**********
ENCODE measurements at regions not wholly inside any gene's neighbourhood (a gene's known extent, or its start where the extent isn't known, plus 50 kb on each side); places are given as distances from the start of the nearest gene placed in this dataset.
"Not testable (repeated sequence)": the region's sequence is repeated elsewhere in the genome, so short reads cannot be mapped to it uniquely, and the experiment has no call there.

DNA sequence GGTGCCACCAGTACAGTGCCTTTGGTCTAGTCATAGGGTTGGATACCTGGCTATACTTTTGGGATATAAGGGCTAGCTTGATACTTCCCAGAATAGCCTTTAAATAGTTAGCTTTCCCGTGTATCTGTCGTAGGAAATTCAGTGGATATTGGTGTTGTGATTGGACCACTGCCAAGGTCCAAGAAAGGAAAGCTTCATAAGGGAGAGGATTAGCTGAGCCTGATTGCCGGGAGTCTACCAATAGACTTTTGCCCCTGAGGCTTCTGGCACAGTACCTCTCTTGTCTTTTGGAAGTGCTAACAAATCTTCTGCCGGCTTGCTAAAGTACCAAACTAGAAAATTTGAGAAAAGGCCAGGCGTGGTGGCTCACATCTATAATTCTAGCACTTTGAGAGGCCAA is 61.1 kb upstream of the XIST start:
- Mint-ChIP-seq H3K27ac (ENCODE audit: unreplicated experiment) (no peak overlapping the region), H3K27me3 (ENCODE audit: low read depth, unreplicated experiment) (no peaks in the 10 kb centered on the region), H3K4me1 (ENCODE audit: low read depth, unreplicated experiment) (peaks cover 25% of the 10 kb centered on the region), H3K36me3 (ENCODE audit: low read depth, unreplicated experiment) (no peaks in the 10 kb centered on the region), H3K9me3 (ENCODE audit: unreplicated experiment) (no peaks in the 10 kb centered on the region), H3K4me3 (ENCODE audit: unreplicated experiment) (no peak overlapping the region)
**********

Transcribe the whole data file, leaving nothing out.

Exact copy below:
ENCODE measurements at regions not wholly inside any gene's neighbourhood (a gene's known extent, or its start where the extent isn't known, plus 50 kb on each side); places are given as distances from the start of the nearest gene placed in this dataset.
"Not testable (repeated sequence)": the region's sequence is repeated elsewhere in the genome, so short reads cannot be mapped to it uniquely, and the experiment has no call there.

DNA sequence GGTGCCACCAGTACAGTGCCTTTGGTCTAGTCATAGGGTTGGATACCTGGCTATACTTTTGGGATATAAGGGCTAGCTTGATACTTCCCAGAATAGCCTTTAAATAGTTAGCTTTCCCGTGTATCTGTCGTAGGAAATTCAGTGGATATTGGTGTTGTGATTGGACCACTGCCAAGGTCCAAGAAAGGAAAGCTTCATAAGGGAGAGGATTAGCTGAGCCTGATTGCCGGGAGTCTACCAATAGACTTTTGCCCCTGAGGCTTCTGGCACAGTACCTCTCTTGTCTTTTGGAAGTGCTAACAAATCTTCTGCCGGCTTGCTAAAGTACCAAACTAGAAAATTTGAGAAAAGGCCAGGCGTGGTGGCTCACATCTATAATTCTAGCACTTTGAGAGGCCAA is 61.1 kb upstream of the XIST start:
- Mint-ChIP-seq H3K27ac (ENCODE audit: unreplicated experiment) (no peak overlapping the region), H3K27me3 (ENCODE audit: low read depth, unreplicated experiment) (no peaks in the 10 kb centered on the region), H3K4me1 (ENCODE audit: low read depth, unreplicated experiment) (peaks cover 25% of the 10 kb centered on the region), H3K36me3 (ENCODE audit: low read depth, unreplicated experiment) (no peaks in the 10 kb centered on the region), H3K9me3 (ENCODE audit: unreplicated experiment) (no peaks in the 10 kb centered on the region), H3K4me3 (ENCODE audit: unreplicated experiment) (no peak overlapping the region)